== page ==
Worst restaurant ever I visit don't know how to talk with a customer. I went to this restaurant to try their unlimited buffet, but when I place an order for this buffet, they told me that they don't take orders for a single person. Before some day I have seen a good review YouTube channel visit this restaurant and there they have not mentioned this single person terms & condition then I ask them why you have not mentioned this their answer is that is a promotion video. From now I am never going to visit this restaurant again.
They were serving Navratri food and I had to try.. and it was Delicious Mouthwatering bowl. The drinks were awesome too.. Heard good reviews about Nonveg too.. although you may find it costlier as the serving size is small too..
Visit if it's one of those days when you can't decide what to eat. Small portions, good food. Loved the presentation and quick service. Recommend vada Pao, it was yum!
great place for Parsi food, we tried all courses and each dish was good. We liked the bakery items as well.
Parsi cuisine is one of India’s unsung heroes, yet to discover fame and as much popularity as other more visible cuisines. The cuisine is known for its old-fashioned homely touch and its simplicity that makes it so memorable to us. Parsi cuisine has generally escaped notice but few years ago it gained fire and became talk of the town due to a hot new restaurant that made us fall in love with Parsi cuisine all over again. Splashed across the tabloids for its quirky décor and comforting Parsi menu, ‘SodaBottleOpenerWala’ garnered accolades almost immediately. Since its opening in Khan Market, the chain of restaurants has spread across Delhi in short span of time, each outlet just as brilliant as the other. The recent addition to the list is the one in DLF Mall of India in Sector 18, Noida.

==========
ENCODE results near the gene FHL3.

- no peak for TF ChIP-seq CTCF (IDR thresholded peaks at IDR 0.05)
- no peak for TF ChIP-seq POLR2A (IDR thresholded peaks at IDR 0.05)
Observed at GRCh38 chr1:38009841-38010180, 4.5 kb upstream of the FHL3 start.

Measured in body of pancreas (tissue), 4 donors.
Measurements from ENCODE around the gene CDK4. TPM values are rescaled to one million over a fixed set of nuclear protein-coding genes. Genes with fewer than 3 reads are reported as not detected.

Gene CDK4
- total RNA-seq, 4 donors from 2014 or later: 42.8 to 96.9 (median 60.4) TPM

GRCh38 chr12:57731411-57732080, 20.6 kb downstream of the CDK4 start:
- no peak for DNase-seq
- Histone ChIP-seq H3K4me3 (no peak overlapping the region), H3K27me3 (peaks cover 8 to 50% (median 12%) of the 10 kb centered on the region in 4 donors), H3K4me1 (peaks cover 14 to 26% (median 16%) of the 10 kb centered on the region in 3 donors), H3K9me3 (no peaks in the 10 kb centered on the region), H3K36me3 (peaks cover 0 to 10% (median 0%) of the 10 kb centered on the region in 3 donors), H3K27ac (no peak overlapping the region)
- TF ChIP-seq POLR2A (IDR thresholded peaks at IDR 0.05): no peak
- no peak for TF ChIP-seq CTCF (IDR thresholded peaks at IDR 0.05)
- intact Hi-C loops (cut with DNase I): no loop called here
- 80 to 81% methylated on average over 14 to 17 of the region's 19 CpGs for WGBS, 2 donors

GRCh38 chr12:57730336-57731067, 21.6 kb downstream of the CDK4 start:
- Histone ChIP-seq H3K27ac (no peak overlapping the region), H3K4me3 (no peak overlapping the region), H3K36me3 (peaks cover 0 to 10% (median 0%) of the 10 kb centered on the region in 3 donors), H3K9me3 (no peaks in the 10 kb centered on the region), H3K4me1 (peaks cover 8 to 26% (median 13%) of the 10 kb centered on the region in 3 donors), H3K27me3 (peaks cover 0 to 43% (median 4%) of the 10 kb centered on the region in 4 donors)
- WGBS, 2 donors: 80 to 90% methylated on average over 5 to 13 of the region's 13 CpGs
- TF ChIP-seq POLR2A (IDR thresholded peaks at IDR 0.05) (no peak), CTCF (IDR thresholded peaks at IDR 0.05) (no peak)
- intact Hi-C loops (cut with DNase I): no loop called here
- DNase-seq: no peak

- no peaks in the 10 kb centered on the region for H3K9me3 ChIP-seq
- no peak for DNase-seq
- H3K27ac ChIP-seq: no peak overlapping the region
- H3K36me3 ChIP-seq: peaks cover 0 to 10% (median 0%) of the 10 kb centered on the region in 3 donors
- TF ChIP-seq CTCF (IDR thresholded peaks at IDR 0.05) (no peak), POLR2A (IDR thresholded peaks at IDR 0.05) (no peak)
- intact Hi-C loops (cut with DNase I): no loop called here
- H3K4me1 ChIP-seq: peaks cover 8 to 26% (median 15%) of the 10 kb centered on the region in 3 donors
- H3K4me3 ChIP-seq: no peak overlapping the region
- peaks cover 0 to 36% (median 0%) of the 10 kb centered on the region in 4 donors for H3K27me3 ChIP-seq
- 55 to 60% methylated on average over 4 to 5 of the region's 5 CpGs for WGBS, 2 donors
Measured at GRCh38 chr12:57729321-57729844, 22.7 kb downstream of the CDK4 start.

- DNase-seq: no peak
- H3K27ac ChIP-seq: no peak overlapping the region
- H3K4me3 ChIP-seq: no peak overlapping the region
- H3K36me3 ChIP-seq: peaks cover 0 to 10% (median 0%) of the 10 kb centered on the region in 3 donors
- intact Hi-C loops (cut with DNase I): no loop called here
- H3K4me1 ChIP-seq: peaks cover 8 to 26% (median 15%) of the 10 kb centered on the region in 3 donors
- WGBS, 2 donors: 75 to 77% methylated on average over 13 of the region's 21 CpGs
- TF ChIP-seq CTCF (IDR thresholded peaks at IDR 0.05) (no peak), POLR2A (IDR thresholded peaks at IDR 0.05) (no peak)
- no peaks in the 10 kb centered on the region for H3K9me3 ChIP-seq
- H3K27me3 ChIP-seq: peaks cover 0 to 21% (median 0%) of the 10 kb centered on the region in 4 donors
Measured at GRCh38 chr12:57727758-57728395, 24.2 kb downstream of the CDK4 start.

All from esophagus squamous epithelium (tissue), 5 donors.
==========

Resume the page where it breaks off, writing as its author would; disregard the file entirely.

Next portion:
As we said before, Parsi cuisine is the heart and soul of SodaBottleOpenerWala, it’s every inch a loving tribute to this wonderful heritage. The best part is that it’s all so affordable. You can have a delectable Parsi feast for very nominal prices. We suggest you to indulge freely and lavishly. Pick raspberry soda from their Irani bar to accompany your starters. Tuck into, chilli cheese pav, chicken baida roti, tareli machi, Parsi style jumbo prawn, vada pav, bhuna chicken sandwich, chicken cutlis pav, crispy corn & bhel, eggs kejriwal, mutton keema puff and chicken farcha. Go deeper with main course featuring, paatra ni macchi, paneer sanju baba, bambaiyya chicken biryani, breach candy awesome okra, salli mutton, vegetable berry pulao, dhansak, bharuchi paneer akuri, squid & prawn patio, tarela rainbow trout, goan choriz pav, Goan mushroom curry and khattu meethu pumpkin.
Look around you and admire your surroundings before ordering desserts to make some space. Take in the delightful décor emphasising traditional Parsi heritage through brightly painted walls, covered with vintage family photographs, old advertisements and furnishings pieces. SodaBottleOpenerWala resembles a cluttered much beloved drawing room of an old Irani couple. Find joy in that old gramophone and that age old telephone tucked into that corner. Food comes in innovative display of tiffin boxes, old milk bottles, cake pan and skillets. Dig into traditional lagan nu custer, super tasty pumpkin flan, mixed berry trifle or chocolate peanut butter cheesecake before heading home with a smile on your face.